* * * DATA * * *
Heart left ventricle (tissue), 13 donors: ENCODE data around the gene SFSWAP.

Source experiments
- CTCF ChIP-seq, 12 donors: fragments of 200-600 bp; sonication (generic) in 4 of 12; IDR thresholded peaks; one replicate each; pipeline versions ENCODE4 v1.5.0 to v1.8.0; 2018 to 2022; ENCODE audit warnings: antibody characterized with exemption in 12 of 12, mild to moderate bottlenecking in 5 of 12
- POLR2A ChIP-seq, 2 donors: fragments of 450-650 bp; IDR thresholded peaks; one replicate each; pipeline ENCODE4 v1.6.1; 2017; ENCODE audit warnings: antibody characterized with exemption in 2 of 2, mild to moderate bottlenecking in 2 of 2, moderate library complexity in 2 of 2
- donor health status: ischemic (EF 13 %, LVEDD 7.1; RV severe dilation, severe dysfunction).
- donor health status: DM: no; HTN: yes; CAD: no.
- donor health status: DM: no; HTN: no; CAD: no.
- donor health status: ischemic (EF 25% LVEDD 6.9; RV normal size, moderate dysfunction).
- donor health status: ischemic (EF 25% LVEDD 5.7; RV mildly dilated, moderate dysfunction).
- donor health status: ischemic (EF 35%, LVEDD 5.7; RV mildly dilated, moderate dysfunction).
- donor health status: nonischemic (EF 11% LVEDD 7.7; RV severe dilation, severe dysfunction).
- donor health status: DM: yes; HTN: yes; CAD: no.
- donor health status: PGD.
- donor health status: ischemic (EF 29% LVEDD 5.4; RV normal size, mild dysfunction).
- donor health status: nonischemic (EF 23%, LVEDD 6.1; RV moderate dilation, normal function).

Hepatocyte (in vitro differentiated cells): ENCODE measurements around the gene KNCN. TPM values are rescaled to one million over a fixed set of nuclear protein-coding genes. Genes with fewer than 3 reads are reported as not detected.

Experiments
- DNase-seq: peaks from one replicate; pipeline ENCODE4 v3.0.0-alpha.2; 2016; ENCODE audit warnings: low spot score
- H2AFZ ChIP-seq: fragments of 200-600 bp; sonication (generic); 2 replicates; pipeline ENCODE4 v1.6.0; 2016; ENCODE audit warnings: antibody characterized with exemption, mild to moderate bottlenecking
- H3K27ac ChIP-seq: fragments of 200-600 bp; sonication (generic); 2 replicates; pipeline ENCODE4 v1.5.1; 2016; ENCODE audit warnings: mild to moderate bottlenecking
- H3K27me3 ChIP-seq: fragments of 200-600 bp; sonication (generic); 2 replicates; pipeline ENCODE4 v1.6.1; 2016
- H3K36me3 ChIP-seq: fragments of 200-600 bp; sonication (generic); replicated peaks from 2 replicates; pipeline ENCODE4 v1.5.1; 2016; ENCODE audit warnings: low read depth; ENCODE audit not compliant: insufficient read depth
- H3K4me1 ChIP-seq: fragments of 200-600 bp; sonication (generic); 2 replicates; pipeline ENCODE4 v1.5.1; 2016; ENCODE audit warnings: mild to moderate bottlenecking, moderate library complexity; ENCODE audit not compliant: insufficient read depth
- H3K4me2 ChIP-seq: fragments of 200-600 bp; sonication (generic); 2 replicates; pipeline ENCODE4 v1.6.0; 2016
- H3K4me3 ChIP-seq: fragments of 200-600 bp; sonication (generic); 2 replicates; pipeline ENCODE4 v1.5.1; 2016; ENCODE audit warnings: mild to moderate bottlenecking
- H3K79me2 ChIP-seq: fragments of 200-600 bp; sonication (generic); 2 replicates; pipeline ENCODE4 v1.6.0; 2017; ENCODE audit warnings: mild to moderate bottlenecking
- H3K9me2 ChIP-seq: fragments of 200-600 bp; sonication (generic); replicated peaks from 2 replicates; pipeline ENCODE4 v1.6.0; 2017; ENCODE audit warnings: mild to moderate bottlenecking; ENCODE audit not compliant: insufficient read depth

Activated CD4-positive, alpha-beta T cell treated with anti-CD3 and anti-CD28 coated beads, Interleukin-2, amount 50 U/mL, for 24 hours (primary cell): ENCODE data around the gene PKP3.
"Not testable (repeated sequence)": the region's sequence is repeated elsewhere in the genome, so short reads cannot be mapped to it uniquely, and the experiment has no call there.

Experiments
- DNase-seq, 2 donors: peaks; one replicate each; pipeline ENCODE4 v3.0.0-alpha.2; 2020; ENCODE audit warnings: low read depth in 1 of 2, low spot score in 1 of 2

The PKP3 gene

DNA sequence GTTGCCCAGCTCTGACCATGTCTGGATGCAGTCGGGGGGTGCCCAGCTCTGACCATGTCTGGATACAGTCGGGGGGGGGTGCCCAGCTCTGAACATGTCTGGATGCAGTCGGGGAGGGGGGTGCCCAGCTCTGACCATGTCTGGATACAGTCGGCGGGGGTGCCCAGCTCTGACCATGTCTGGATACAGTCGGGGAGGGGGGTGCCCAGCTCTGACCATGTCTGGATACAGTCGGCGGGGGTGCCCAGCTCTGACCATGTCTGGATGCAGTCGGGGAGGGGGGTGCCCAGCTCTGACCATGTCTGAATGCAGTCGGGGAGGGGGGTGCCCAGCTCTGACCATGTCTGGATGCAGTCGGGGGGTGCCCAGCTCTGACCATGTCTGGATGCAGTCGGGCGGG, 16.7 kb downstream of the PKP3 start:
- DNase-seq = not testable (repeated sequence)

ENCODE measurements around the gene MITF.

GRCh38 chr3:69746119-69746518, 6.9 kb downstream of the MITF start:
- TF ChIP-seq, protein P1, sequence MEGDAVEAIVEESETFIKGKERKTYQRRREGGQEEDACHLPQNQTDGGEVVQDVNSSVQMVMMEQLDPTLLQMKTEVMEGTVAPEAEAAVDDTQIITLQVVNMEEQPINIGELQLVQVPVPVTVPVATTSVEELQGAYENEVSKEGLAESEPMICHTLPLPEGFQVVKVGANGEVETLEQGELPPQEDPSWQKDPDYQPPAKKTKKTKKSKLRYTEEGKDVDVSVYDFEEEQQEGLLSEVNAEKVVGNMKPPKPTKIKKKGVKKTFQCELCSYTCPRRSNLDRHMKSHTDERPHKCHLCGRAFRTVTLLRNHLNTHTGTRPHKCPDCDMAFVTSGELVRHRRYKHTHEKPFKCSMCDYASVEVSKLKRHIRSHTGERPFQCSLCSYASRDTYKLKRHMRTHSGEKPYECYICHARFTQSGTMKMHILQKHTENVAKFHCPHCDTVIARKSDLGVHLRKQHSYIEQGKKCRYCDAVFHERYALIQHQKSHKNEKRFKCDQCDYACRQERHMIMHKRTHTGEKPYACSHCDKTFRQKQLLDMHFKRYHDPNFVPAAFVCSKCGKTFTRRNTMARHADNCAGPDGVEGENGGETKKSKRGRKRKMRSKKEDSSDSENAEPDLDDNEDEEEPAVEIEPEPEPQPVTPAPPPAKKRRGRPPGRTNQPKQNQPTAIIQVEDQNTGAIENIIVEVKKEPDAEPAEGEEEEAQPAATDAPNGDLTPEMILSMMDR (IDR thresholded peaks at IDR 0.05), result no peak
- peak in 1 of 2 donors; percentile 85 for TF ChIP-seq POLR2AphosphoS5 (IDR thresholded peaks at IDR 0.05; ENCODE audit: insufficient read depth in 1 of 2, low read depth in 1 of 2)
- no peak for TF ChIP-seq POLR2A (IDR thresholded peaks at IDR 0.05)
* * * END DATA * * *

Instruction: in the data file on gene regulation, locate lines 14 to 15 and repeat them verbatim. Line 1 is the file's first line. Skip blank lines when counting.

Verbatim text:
- donor health status: ischemic (EF 29% LVEDD 5.4; RV normal size, mild dysfunction).
- donor health status: nonischemic (EF 23%, LVEDD 6.1; RV moderate dilation, normal function).